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THE STORY OF A LAD WHO BECAME A MAN IN
SPITE OF DAD'S MONEY
Behind a recent wedding in the quaint town of Hingham, Mass., lies a
romance and a lesson of universal interest.
Three years ago the groom, a rich man's son, met the lady and tum
bled head over heels in love. Wanted her to marry him right off; felt he
couldn't wait. If he hadn't been, at bottom, a good deal of a fellow, and she
a girl with a level head, there might have been an elopement, some family
bitterness and perhaps a quick follow-up in the divorce courts such things
have happened, you know.
But the girl said "wait;" and what is more the lad's "old man," a two
fisted, practical-minded chap, who had been through the world's rough and
tumble, said it, too, with rather more emphasis.
He told son he Eked the girl and would be glad to have her for a
daughter-in-law; but he'd be switched if he'd let a son of his run so fine a
girl into the noose of matrimony until the aforesaid son had shown ability
to paddle a canoe built for two.
He had had to work like blazes for what he had got, and son would
have to do likewise if he expected to get anything from dad.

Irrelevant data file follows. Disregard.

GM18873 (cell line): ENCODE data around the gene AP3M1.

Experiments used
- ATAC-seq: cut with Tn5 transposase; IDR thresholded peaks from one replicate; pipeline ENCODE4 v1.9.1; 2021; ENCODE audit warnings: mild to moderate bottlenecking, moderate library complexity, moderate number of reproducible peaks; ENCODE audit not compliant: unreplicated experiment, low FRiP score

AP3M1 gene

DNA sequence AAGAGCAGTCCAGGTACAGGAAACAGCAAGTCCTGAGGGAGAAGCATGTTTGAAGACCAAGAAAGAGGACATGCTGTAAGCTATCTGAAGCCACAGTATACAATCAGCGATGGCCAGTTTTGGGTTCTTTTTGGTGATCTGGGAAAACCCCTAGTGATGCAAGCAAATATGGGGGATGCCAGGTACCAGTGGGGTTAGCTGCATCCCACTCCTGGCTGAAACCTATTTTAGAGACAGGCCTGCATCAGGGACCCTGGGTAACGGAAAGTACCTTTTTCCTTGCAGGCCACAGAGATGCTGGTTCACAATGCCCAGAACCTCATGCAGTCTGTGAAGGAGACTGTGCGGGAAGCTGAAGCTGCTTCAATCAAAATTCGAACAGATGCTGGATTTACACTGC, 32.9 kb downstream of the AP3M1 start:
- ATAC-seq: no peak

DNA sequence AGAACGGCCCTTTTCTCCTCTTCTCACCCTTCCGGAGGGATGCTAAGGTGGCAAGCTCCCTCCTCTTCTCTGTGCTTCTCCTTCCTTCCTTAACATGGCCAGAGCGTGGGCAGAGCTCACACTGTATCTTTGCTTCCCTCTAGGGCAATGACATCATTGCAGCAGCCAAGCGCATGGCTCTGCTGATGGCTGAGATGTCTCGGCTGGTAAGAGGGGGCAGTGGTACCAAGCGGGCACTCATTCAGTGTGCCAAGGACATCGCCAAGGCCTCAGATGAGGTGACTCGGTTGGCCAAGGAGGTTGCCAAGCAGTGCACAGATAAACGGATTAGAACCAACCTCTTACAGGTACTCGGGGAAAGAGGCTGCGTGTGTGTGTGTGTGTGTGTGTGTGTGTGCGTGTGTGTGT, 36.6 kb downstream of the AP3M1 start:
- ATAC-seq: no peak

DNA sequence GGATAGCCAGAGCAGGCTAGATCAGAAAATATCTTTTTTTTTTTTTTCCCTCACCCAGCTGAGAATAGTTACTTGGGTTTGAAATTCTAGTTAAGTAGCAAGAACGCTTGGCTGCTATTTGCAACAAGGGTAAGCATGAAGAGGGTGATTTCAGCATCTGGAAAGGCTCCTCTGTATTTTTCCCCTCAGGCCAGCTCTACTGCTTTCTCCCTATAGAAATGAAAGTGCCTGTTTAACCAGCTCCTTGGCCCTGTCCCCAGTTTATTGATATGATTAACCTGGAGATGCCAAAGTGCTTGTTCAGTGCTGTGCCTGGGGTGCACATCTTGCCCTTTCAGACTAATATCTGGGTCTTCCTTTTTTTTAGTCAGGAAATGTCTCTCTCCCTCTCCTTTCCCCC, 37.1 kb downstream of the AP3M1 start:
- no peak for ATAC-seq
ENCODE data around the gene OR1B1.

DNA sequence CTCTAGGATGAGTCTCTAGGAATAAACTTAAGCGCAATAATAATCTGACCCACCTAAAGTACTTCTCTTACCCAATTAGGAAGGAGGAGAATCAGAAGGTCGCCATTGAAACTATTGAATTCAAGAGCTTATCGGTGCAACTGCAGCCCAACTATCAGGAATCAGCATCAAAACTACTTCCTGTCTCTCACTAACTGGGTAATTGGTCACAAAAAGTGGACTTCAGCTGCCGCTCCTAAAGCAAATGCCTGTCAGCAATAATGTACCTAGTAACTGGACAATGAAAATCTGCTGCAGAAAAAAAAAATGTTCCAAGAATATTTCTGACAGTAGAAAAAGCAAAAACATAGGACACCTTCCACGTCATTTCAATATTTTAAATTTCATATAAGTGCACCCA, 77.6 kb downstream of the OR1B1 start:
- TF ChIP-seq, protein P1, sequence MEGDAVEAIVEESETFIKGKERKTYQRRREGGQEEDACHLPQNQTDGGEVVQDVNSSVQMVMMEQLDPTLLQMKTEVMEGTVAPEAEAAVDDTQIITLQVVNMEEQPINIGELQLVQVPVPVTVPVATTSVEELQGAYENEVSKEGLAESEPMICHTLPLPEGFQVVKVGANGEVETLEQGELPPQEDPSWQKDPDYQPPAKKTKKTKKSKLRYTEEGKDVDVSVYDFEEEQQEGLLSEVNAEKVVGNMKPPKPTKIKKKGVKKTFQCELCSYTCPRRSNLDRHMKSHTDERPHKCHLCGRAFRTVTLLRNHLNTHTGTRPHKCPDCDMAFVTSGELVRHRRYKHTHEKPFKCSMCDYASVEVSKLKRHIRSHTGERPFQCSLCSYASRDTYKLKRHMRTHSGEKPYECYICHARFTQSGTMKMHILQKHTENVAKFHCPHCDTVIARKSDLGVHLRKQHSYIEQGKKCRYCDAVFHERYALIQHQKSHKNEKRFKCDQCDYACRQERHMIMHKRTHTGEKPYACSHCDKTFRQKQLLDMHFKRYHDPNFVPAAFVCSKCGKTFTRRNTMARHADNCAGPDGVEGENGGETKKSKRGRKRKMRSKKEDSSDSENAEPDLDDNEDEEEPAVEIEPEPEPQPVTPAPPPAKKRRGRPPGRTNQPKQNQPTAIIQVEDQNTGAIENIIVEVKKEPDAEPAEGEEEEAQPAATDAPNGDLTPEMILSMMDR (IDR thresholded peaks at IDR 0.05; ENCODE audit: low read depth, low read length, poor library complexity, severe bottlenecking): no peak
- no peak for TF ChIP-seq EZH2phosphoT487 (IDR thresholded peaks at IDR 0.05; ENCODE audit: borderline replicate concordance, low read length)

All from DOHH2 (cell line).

Kind of rough, unfeeling talk to hand out to a youngster palpitating
with love's young dream.
But, as we have said, the lad had real stuff in him. He winced and
flared up and shed a boast or two; but after a heart-to-heart confab with
HER, he lit out and that was the last dad heard from him for quite a while.
One day a bronzed and sturdy young man entered father's office. It
wasn't a case of the prodigal son. No siree! He'd been in a southern lum
ber camp, had begun on the ground floor and had' worked up until he was
boss of the patch. He had money, nerve, self-respect and bright prospects
and he incidentally called to invite dad to the wedding.
Dad went And took a check and a heart replete with gladness. For
he had helped to make a man of a boy who, if dad had been easy and ten
der, might and probably would have been spoiled.
It's a big risk a young man runs who has a father with a million. But
there are fellows who can survive it.
SHE CAME BACK
c A schoolmaster in the country de
livered an address to the scholars, of
which the following passage is an ex
ample: "You boys.ought to be kind to your
.little sisters. I once knew a bad boy
who struck his little sister a blow
.over the eye. Although she didn't
fade and die in the early summer--time,
when the June roses were
"blooming, with the sweet words of
forgiveness on her pallid lips, she rose
and hit him over the head with a rolling-pin,
so that he couldn't go to
school for more than a nionth, on ac
count of not being able to put his hat
SHE WENT .
A minister in a small country vil
lage, who was noted for his absents
mindedness, was once observed to
stop suddenly in the middle of his
sermon and heard to mutter:
"I knew she would I knew she
After the service was over some
one asked him the reason.
"Dear me," said he,, "did I? Well,
you know, from the pulpit I can Just
see old Mrs. Rogers' garden, and jthis
morning she was out pulling up a
cabbage, and I thought to myself,
'Now, if that cabbage comes up- sud
denly she'll go over;' and just then it
come up and over she went," -
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